First of all, come over here and let me hug you and tell you that I understand. And that it will pass, I promise. I don’t know when, but you’ll make it through this.
I’m not going to tell you how to get your baby to sleep, because I know maddening it is when people give you suggestions and they don’t work. Or when people tell you what worked for them, and you want to try because you have tried that and it doesn’t work for your baby and what’s wrong with your baby because it worked for that other baby and then suddenly, inexplicably, you HATE every single person in the world who is sleeping or who has a baby who will sleep.
Ahem. Or maybe that was just me? Let me tell you about my baby who wouldn’t sleep. When he was born, I was so happy because he slept for three hours stretches, he would eat, and then he would fall back asleep. I was all, This new baby is awesome! He eats and then falls back asleep! Then he grew. I kept waiting for the sleep stretches to get longer, only they didn’t. I used to put him down for the night and he’d be up for the first feeding at midnight. I knew that if I went to bed at 9, I could get three hours of sleep. After midnight, he would be up every hour on the hour, until 5AM when he would be wide awake. Shane would take him from 5 until 7, when he left for work, and I learned to live off of those two hours of sleep. Then one night, I went out with friends, thinking I could get home at 11:30 to be there for Tommy’s first wake up. Only when I pulled in the driveway at 11:30, Shane was sitting up with him. Apparently he woke up at 11 that night. From that point forward, his first wakeup started coming at 11, after which he’d be up every hour, until wide awake at 5. This went on for a few weeks, until his first wakeup starting coming at 10, followed by every hour until he was wide awake at 5. When I’d hear him cry out for the first time, it was almost physically painful, because every night I’d think, “Maybe this is it. Maybe tonight will be the night.” I wanted to cry, to pull a pillow over my head and pretend that it wasn’t happening. I used to fantasize about checking into a hotel room just to sleep without interruptions. I used to cry because I felt like a tired zombie, because I couldn’t muster up the energy to play with my well-rested toddler.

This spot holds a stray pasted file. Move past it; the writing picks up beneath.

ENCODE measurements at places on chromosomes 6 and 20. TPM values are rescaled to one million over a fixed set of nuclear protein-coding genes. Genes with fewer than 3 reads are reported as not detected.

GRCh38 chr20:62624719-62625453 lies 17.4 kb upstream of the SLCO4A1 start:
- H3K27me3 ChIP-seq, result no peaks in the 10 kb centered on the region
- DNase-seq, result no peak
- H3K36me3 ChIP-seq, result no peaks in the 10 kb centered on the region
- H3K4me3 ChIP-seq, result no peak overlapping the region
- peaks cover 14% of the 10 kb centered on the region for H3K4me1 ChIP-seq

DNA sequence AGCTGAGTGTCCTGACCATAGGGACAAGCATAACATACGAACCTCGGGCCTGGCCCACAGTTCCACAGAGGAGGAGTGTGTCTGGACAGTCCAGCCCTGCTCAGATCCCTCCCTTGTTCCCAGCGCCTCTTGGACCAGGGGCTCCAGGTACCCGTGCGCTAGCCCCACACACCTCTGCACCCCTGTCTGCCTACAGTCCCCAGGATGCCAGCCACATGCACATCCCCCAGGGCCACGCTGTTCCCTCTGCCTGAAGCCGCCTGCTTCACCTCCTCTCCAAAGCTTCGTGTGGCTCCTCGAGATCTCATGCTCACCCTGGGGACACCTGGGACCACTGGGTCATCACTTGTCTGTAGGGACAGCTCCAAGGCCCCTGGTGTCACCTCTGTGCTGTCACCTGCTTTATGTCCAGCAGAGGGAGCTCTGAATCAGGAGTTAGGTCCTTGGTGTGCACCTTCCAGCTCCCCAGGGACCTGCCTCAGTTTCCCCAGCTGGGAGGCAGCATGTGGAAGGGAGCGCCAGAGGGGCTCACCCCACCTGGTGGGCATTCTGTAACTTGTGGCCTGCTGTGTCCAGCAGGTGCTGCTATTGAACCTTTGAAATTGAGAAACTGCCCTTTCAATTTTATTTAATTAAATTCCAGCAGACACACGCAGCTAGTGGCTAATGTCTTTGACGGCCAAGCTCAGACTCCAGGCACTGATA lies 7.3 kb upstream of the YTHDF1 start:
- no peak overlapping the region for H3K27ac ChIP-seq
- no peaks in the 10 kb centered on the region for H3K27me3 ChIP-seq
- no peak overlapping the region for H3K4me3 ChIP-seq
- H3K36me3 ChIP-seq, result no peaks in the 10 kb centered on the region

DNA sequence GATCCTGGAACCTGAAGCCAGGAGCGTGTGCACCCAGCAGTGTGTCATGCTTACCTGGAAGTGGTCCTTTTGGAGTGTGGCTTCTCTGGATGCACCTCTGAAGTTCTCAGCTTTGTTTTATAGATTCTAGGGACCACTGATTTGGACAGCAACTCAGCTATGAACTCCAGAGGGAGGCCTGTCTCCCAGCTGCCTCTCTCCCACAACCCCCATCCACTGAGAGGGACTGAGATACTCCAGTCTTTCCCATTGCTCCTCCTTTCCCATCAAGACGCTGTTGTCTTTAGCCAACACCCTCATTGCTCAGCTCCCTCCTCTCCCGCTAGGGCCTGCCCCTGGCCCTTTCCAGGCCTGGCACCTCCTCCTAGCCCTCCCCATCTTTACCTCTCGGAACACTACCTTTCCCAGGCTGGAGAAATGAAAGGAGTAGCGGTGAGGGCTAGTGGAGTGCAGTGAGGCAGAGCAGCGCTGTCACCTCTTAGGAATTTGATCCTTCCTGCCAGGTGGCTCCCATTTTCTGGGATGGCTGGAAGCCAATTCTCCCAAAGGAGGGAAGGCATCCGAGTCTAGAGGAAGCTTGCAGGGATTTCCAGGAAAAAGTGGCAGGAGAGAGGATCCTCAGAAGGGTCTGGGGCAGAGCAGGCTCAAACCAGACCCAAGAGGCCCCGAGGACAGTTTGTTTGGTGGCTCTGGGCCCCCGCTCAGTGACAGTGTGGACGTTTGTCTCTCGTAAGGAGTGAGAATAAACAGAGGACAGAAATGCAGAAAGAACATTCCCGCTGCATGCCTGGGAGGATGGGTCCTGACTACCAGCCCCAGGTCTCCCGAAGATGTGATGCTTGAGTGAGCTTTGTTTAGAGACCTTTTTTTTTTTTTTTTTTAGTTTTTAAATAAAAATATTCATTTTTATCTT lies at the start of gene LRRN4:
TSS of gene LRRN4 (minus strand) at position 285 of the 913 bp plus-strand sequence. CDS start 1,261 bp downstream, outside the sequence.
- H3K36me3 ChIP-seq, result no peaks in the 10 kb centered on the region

I learned to avoid Twitter and Facebook in the mornings, to avoid the moms gleefully announcing that their children, babies younger than mine, slept through the night. Or worse yet, to avoid those who were complaining because their kids “only” slept ten or eleven hours (please, for the love of all that is holy, STOP COMPLAINING ABOUT THIS). Tommy sleeps through most nights now, but it took awhile. Even now, we still consider ten hours to be a victory. Many nights, he’s up in the middle of the night and if we make it until 5AM, we feel good about that night. He’s high energy, high needs, and simply doesn’t need to sleep as much as other kids do. Maybe you have one of those babies. Maybe yours will learn to love sleep someday. I don’t know, but I can promise you that it will get better. I won’t tell you what we did or didn’t do, because I know that those tips and tricks might not work for you, that those tips and tricks might make it even worse. I can’t tell you when it will get better, because I don’t know, but it will. Someday, you’ll feel human again.
From one former sleep-deprived zombie to another, I promise.